Monday 16 October 2017

Citrus Tristeza Virus; What's being done and how can we help?

Recently we have been asked to provide our supporters more information about the current situation related to citrus trees and the Citrus Tristeza Virus (CTV). A video published by Le Iene is being shared on social media platforms showing the devastation this virus is causing in Sicily. 

Rightly so, Maltese farmers and fruit tree enthusiasts are worried about this threatening situation. Cases of CTV have already been detected locally, and owners of such trees have been asked to burn the trees to avoid any further contamination. So far the virus is contained but the question remains; what is being done to prevent further damage?

We have thus contacted the Plant Health Directorate about our concerns and they were glad to provide us with more information. 

Orange fruits - Photo by Jeanette Borg

What is being done to protect Maltese citrus trees?

The Plant Health Directorate is aware of the situation in Sicily and in this regard issued national measures in Government Notice 762, which can be accessed by clicking here. 

The Government notice lays down the following conditions for all movement of plants for planting and propagation material of all genera and species and hybrids of Citrus L., Fortunella Swingle and Poncirus Raf. (commonly classified as citrus) to the Maltese territory for personal or commercial use;

Movement of all citrus plant for planting and propagation material from all EU Member States should be notified to the Plant Protection Directorate at least 48 hours in advance of the entry of such plant material into Malta.

If citrus plants (other than fruit and seeds) belonging to the category “CAC” (Conformitas Agraria Communitatis) is moved from another EU Member State (excluding Sicily) to Malta, a copy of the official statement referred to in Schedule IV Part A Section II point 10 of S.L. 433.03 and that states that the plants originate from areas known to be free from CTV (citrus tristeza virus), Spiroplasma citri, Phoma tracheiphila and Trioza erytreae should be submitted. This statement shall accompany such material and it should be forwarded with the notification form.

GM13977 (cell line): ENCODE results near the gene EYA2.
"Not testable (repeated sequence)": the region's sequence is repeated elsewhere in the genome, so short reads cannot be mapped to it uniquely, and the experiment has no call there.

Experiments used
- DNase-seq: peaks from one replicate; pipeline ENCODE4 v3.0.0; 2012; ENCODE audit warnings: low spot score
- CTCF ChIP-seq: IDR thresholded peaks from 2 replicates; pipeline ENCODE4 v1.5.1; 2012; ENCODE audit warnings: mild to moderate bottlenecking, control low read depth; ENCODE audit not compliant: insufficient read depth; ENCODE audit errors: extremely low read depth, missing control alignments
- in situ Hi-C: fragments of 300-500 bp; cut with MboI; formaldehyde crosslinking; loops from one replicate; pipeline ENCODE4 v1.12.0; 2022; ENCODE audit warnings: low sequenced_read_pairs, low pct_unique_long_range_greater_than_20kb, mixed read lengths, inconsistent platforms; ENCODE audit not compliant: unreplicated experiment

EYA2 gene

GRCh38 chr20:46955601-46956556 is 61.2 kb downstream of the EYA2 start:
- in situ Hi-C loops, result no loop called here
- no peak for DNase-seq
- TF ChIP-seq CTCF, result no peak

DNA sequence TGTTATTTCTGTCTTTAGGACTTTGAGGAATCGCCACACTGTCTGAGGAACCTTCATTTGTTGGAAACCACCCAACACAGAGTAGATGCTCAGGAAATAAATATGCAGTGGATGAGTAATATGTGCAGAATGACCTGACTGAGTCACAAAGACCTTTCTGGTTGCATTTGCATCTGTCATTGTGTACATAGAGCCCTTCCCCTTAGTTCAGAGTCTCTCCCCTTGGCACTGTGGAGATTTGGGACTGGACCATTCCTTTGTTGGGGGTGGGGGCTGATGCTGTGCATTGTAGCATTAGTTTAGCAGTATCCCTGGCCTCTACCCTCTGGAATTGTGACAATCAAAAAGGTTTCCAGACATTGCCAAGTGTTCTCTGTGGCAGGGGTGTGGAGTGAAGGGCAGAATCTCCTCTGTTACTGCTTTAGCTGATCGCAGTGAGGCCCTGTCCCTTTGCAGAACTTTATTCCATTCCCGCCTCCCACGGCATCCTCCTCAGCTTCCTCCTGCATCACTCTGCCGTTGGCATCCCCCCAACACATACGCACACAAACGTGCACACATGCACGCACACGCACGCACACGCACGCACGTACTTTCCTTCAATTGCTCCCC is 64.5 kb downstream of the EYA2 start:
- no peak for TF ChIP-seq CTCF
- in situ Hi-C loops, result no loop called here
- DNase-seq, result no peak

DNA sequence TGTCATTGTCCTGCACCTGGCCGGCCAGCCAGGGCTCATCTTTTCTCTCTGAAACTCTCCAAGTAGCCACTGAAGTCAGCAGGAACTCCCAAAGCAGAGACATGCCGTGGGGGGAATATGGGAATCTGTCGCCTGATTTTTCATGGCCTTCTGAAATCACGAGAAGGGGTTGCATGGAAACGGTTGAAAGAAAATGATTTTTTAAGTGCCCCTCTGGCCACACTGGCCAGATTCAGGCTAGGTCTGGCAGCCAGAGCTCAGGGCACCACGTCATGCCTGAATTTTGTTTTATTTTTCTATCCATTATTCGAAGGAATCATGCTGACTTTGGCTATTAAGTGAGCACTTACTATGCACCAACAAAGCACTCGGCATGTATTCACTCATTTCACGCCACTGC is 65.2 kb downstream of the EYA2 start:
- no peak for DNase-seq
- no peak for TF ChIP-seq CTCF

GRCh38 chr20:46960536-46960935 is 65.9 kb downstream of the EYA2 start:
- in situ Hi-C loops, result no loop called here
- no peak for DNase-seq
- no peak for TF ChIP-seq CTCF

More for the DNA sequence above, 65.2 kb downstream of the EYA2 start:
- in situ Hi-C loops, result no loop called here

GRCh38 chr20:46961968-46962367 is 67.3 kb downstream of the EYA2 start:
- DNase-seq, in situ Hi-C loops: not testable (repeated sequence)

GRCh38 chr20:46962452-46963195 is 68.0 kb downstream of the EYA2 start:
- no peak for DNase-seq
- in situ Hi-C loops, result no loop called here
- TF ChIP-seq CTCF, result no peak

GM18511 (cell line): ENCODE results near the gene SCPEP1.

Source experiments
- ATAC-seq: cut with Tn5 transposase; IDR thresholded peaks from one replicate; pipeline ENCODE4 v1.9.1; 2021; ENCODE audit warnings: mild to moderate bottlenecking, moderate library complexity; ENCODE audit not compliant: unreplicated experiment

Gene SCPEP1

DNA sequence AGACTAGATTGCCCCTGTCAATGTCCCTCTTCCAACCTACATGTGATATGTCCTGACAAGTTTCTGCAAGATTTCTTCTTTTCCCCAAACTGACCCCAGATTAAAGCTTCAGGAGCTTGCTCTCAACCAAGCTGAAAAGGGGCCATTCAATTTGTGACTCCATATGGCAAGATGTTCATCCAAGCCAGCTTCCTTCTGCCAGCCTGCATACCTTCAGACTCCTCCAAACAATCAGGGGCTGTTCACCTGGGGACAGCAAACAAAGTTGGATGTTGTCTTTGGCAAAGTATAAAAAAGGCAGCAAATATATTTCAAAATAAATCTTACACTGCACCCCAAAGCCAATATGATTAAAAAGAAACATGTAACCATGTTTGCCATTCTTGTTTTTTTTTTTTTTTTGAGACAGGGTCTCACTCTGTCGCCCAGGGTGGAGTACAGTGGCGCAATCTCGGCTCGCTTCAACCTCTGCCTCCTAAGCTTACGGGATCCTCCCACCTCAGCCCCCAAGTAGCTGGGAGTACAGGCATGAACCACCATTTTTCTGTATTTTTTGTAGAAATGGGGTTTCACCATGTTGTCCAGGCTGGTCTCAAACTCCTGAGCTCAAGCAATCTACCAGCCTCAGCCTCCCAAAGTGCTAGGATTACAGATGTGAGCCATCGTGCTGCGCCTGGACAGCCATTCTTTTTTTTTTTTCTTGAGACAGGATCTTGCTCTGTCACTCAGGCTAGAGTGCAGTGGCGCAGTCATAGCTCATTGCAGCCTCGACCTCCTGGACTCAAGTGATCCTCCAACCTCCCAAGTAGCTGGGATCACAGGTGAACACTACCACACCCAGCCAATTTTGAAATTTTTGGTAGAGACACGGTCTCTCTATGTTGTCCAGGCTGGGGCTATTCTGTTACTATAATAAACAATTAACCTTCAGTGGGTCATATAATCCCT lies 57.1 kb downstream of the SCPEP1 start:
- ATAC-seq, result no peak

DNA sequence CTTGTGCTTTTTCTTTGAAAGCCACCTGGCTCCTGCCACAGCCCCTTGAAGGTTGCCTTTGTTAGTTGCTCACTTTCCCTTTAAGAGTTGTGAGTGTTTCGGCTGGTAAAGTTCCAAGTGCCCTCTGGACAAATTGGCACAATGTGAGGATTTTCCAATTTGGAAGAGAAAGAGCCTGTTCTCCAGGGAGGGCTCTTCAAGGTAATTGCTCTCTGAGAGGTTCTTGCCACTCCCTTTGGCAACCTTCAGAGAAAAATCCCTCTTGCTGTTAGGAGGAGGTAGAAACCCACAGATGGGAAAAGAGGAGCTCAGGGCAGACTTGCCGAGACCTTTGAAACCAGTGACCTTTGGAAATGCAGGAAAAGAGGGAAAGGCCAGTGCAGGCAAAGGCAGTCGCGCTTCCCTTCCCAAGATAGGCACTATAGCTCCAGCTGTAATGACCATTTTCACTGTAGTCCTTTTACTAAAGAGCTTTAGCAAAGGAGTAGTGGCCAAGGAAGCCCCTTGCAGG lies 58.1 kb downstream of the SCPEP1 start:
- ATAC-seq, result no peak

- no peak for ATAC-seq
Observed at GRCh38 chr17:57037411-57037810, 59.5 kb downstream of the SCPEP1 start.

In addition citrus plants (other than fruit and seeds) moved from Sicily to Malta should belong to the category “certified” which is indicated by a blue label in order to officially ensure that the material is free from CTV (citrus tristeza virus), Spiroplasma citri, Phoma tracheiphila and Trioza erytreae in accordance with Schedule IV Part A Section II point 10 of S.L. 433.03; and

Citrus plants for planting and propagation material should be accompanied by a Plant Passport;

Citrus plants for planting and propagation material which do not comply with points (a) to (d) above shall be withheld and may be destroyed by the Plant Protection Directorate in accordance with the Plant Quarantine Act (Cap. 433).

Contingency Plan for CTV

It is also important noting that the Directorate has set a contingency plan for CTV which is implemented whenever there is an interception or finding. 

Conservation Study

The Directorate is also conducting a conservation study of local citrus and has already a stock of virus free plants which were produced through in vitro techniques. A certification program is being discussed in order to make available certified local citrus trees on the market.

How can we help in the prevention against this deadly virus?

If any of you notice any citrus trees for sale without any labels (blue or orange) please contact us on as soon as possible and we shall alert the responsible persons at the Plant Health Directorate.

Such trees might probably have been introduced on the market without the proper documentation.